said, he understood that his hon. and gallant Friend the Member for Truro now proposed to give up the concession made by the right hon. Baronet. ["No, no!"] He hoped that the Committee would stand by the clause now under discussion, and not substitute any other for it. By the new clause every soldier would be liable to be flogged for the two offences named; but the Committee had decided that all soldiers in the first class should not be flogged at all. He thought they were going to give up the concession made by the right hon. Baronet, and that he deprecated.


adverted to the Queen's regulations, and maintained that soldiers in the first class could be flogged for aggravated mutiny, and therefore this clause in the Mutiny Bill was not necessary; besides which all men entering the army could not but be placed in the first class. The only question was whether they should retain the punishment of flogging for mutiny and insubordination. Flogging might be necessary in the field or in other emergency, when there might not be means of inflicting other punishment; but at any other time there was no necessity for it. At the same time, he thought the present clause was a great improvement on that which was presented the other night, inasmuch as it was grammatical, and it was logical, and brought straight before them the retention of the punishment for only two offences, these two offences amounting practically to but one offence. Up to the year 1859, there were twenty-four offences for which flogging was inflicted; but after the revision which was made by Lord Herbert, flogging was retained only in eleven out of the twenty-four. By this clause they abolished nine out of these eleven offences, which, as he had said, left practically only one cause of punishment. The point which was required by the hon. and gallant Member for Truro (Captain Vivian) was already provided for by the Queen's regulations, and was not necessary to be inserted in the Mutiny Act.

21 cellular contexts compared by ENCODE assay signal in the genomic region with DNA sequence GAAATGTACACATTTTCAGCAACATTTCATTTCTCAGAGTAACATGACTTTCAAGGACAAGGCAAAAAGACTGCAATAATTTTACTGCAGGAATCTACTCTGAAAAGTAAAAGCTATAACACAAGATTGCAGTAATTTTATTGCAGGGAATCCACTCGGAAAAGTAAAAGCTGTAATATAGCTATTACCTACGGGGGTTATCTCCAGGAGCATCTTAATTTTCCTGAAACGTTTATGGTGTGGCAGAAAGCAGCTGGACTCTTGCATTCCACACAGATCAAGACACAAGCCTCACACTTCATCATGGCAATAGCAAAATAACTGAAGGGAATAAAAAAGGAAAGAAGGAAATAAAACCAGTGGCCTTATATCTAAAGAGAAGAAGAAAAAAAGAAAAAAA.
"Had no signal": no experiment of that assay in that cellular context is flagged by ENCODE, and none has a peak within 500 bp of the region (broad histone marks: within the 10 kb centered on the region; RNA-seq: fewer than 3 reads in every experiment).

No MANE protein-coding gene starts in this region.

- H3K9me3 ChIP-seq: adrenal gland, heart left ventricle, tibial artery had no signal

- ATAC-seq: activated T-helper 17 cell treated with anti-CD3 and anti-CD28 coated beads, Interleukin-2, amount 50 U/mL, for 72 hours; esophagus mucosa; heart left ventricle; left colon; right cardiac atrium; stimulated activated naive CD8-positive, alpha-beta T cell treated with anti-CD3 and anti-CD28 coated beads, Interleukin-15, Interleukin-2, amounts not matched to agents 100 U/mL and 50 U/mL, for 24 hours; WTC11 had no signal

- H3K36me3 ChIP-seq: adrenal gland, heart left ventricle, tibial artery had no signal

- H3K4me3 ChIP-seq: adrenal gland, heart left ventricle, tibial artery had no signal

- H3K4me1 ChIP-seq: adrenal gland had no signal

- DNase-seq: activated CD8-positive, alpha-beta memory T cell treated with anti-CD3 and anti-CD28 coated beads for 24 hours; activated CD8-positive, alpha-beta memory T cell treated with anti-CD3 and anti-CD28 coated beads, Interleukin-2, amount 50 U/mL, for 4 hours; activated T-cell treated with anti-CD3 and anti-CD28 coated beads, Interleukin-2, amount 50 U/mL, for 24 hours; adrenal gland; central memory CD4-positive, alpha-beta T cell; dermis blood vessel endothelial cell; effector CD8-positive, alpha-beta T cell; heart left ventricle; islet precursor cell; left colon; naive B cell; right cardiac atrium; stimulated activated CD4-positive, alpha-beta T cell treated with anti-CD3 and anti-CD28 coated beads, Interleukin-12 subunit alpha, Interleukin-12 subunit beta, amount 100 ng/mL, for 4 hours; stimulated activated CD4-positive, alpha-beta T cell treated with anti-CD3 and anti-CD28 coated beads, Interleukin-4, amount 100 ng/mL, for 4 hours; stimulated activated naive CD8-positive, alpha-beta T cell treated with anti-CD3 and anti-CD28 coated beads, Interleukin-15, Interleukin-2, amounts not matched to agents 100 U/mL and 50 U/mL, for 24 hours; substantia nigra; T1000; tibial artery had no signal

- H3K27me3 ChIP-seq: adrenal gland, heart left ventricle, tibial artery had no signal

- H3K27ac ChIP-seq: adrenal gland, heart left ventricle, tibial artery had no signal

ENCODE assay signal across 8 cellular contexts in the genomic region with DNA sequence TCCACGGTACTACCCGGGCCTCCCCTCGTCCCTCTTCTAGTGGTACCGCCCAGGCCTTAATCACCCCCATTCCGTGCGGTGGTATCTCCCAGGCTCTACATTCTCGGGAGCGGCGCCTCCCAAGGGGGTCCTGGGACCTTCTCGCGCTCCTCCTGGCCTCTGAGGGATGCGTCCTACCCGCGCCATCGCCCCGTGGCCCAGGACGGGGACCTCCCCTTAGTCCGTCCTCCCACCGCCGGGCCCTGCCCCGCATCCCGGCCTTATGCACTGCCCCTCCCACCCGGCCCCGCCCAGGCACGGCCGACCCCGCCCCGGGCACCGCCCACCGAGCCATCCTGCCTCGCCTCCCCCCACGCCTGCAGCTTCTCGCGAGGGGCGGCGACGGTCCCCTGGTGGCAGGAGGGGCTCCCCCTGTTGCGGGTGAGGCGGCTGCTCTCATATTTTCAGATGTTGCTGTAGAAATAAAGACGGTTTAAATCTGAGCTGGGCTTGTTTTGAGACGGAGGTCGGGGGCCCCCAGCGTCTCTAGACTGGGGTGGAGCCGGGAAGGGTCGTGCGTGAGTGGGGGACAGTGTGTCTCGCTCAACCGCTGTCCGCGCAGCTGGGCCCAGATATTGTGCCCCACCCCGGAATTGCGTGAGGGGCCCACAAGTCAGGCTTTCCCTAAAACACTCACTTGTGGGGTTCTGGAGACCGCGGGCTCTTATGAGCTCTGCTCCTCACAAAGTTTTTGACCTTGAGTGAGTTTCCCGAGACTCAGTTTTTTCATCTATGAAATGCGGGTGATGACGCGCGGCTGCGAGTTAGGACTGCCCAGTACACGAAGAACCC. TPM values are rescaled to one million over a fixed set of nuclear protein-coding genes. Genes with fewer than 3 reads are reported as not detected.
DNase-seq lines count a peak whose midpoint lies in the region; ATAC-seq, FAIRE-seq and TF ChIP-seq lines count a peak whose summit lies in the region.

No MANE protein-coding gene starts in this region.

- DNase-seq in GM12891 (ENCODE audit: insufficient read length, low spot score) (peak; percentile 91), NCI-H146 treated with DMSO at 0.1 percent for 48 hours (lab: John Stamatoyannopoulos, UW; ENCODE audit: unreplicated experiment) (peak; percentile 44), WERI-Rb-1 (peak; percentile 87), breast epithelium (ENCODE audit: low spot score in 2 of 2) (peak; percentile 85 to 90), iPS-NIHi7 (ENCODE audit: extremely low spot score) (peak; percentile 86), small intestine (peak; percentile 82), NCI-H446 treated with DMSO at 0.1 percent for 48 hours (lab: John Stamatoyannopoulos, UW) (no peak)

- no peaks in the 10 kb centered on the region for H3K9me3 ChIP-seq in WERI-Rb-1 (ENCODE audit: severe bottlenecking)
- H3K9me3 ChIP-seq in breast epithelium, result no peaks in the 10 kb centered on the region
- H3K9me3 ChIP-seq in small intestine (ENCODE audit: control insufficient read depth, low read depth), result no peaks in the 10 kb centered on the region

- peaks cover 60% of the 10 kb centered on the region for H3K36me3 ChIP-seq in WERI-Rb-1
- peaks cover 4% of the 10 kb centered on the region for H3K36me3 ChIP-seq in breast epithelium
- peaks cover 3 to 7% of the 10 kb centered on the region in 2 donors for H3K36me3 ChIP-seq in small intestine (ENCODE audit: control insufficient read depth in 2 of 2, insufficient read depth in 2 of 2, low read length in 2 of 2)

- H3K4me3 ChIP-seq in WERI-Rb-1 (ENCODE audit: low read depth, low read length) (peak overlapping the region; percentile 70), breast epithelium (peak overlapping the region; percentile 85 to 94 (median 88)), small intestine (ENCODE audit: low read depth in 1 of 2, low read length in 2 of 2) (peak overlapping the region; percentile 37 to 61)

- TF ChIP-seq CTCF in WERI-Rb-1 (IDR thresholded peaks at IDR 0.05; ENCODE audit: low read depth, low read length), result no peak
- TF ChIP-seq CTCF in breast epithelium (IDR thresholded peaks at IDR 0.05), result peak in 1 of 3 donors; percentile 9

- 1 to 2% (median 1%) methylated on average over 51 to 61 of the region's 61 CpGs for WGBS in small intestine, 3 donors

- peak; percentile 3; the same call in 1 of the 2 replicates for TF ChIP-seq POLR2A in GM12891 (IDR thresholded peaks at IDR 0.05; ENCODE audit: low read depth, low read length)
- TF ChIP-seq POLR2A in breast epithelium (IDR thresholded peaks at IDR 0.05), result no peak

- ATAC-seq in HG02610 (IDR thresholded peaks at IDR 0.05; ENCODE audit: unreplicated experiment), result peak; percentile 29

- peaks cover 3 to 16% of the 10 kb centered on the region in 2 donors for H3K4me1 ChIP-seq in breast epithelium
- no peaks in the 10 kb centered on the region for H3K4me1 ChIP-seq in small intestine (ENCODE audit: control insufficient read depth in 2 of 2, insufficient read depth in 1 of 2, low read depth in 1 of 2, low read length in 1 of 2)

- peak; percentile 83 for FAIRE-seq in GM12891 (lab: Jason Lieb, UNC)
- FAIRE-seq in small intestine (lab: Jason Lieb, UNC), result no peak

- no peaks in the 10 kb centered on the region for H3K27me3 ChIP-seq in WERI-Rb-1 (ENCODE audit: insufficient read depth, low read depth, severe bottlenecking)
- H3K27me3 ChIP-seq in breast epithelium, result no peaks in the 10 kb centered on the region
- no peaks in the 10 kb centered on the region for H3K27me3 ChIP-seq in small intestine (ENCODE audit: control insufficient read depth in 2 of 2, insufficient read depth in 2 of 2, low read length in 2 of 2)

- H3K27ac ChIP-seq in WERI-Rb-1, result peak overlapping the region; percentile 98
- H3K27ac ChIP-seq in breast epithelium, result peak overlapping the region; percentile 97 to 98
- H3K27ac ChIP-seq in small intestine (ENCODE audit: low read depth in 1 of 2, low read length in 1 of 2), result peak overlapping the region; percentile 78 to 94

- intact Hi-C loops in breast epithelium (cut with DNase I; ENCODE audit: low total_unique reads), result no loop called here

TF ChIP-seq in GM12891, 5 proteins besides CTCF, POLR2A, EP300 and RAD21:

said, he thought the hon. and gallant Member for Harwich (Major Jervis) had rather misapprehended the bearing and effect of the proposed alteration. By the Queen's regulations no man in the first class could be flogged except for mutiny and aggravated insubordination. The proposal offered by the Government the other night would have given him absolute exemption from that punishment; but it was urged by hon. Gentlemen on both sides of the House that there would thus be no means of punishing first-class men at all, and that if flogging was necessary for such serious offences in the case of second-class men, it was equally necessary in the case of the first-class. It was also urged that if the punishment were retained for mutiny, and for insubordination accompanied by personal violence, no faith would be broken with the first-class men, seeing that they were already liable to it for aggravated and mutinous conduct, which was tantamount to the two offences it was now proposed to reserve. The Government, therefore, wished to meet what appeared to be the feeling of the House, and the new clause suggested by his right hon. Friend had been framed with that object.